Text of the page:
[750 words] Prime Minister Boris Johnson wished everyone a Happy St George’s Day yesterday. He felt, however, the need to reassure people that it was alright to celebrate St George’s Day and raise a glass, “without embarrassment and without shame”.
Most people will understand why he felt the need to issue such a reassurance. People know that the thinking called ‘political correctness’ now enjoys the status of religious Orthodoxy among western intellectuals.
You will therefore look in vain to find any endorsement of St George’s Day on the University of Oxford website. In fact St George’s Day does not figure, even though the University of Oxford is set in the heart of England, with a distinctly English and Christian heritage – Dominus Illuminatio Mea is the university motto, a citation from the first line of Psalm 27 in the Bible.
English heritage, however, appears to be a source of embarrassment and shame.
English identity is evidently heresy at a University of Oxford dedicated to today’s religious Orthodoxy. In fact, Oxford is a centre of evangelism for this Orthodoxy, with cutting edge apostolic credentials and intentions.
On St George’s day, the University website home page carried the headline announcement about a new bursary scheme for Welsh students. Earlier in the week, it carried the announcement of new studentships for BAME students.
One week ago today, an online conference was due to be held titled, “Dismantling Whiteness: Critical White Theology”. The explanatory notice opened with the words:
‘Whiteness is a claim to power, it’s a claim to rightness, it’s a racialized claim and there is no such thing as being white and being a Christian, you have to resist that identity.’
I wonder how that statement accords with the provisions of the Equality Act 2010.
I also wonder
- how such a statement accords with logic and
- how it accords with reality.
For the logic, my research led me to this at Inside Higher Ed titled Dismantling Whiteness in Academe. Salvador Vidal-Ortiz explains:
It bears repeating that the dismantling of whiteness (as structure) is different from white (as race). When we talk about race in the classroom, I always make sure to distinguish between a race, a group of people, and the system that races encode. Here, I talk about whiteness as a discourse that enables a set of practices, which activates, with its own set of codes, certain responses and actions. But I am not speaking of white people…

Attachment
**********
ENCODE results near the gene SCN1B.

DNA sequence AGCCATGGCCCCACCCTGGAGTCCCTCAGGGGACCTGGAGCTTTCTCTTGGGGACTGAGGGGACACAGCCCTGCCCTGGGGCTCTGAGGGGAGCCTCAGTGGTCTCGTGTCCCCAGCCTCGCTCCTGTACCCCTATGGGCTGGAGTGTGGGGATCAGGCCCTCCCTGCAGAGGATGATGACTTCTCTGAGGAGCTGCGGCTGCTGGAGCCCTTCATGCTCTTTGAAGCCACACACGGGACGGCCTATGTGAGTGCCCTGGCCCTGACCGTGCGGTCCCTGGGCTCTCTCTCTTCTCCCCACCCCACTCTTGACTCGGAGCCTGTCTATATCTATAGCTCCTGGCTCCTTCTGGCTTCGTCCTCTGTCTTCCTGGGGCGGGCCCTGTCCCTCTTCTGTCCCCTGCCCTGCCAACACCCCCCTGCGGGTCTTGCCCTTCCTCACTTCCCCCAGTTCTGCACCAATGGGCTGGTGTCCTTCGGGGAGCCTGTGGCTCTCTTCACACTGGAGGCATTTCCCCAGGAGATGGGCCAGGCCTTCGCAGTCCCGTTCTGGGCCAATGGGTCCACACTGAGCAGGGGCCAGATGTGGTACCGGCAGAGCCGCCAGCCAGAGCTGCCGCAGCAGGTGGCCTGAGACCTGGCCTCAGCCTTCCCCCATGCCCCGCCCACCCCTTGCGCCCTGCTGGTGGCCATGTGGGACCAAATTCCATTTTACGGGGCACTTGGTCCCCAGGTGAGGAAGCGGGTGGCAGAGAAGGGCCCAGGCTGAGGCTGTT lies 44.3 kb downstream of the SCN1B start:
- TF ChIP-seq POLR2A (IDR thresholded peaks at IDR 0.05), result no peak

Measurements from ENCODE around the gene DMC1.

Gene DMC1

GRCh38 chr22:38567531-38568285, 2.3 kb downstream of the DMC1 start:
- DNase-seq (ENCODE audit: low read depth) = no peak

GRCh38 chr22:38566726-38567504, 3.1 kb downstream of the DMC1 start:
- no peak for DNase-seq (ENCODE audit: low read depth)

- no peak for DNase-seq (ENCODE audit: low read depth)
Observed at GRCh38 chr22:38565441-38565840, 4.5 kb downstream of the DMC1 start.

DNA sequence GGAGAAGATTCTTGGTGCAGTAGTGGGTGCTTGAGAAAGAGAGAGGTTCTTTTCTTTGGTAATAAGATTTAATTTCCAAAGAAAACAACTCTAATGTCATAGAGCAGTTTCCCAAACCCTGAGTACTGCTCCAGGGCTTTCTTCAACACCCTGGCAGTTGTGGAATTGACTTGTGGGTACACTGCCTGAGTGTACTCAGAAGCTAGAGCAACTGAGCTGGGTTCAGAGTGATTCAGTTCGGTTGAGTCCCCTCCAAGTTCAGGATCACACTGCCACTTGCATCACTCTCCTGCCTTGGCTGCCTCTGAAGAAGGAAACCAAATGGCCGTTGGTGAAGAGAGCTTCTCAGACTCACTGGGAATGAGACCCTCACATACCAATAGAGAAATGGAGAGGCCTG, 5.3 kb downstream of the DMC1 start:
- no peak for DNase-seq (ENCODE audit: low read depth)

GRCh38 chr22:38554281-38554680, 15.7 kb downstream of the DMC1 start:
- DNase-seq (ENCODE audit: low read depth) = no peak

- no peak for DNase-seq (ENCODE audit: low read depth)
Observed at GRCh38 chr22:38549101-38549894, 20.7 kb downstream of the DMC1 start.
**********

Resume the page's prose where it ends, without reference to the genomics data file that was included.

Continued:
I still did not understand why there should be a reference to the colour “white” when this does not concern white people, as such. Then I realised that the clue to the logic being applied here lies in the words,
the system that races encode
I see. The objection is to white ways of looking at the world, ie the way in which white people think and behave – a mindset which contrasts with the way in which non-white people think and behave.
But they have already determined that whiteness is bad. Seeing themselves as anti-racist, Inside Higher Ed cannot be guilty of being seen as racist themselves. So they contrive an academic looking justification to advance and justify their predisposition.
Once you understand that the logic applied is psychological rather than rational, then the meaning becomes clear.
Of course, such logic is false, indeed disingenuous. But then my response is prima facie evidence that I am applying the mentality of whiteness. Mea culpa !
Well, that’s the logic. How does the assertion about ‘whiteness’ compare with reality ?
We know that there is a great deal to regret and to be ashamed of in the history of White European colonialism. A great deal indeed. Applying the normal, accepted standards of morality which every human being recognises, that history is indeed littered with White European abuse – shocking abuse. Much academic research is now assiduously devoted to exposing and recording all this abuse.
But there appears to be a distinct dearth of research concerning any possible benign effects of European colonial rule.
Evidence for the benign ?
Which system do young Hong Kong democracy activists prefer ? The one inherited from British colonial rule – the one with the rule of law which guaranteed individual liberty and property, and so enabled Hong Kong’s astounding success ? Or the one the Chinese government has recently imposed ?
Presumably the new Chinese system reflects the mindset of “yellowness”, while the system Hong Kongers patently prefer reflects the “whiteness” which accompanied British imperialism.
Or is this really about human beings, ideas and power – not racial stereotypes.